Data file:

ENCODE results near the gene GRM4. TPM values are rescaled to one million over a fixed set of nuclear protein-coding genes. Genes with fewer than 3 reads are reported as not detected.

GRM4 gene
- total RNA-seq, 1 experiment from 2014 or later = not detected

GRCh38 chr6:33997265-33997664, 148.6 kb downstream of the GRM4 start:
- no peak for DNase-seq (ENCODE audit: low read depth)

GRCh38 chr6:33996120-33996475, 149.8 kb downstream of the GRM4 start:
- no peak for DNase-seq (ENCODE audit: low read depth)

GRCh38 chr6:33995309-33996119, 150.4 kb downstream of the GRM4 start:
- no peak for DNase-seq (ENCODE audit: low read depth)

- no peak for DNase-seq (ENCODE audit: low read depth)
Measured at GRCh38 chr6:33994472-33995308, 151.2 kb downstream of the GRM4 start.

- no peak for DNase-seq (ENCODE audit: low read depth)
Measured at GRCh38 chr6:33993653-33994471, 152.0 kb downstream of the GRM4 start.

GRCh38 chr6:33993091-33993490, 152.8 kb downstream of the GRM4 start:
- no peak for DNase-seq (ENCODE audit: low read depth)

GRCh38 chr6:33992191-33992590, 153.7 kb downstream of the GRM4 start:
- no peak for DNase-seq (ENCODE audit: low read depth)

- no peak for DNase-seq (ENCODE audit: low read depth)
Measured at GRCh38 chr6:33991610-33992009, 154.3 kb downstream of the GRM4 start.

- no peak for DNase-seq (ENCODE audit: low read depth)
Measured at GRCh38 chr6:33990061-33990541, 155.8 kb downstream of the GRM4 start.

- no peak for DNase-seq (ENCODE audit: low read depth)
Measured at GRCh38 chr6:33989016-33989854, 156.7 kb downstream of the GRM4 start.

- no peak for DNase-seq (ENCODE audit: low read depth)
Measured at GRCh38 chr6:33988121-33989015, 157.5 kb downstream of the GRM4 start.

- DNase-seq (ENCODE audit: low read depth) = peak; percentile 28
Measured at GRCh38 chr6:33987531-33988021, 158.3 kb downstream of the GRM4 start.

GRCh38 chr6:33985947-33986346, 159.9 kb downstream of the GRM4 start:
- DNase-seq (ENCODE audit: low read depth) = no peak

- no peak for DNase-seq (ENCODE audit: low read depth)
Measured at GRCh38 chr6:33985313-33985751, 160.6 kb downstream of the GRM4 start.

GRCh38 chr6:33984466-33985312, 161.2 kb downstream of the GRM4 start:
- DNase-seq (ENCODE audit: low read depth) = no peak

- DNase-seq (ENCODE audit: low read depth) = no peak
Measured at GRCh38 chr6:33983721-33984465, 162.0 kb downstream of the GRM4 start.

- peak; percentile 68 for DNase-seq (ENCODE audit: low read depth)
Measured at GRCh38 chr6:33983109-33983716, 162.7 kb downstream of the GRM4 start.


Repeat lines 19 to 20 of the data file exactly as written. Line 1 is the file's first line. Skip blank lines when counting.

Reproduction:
Measured at GRCh38 chr6:33991610-33992009, 154.3 kb downstream of the GRM4 start.

- no peak for DNase-seq (ENCODE audit: low read depth)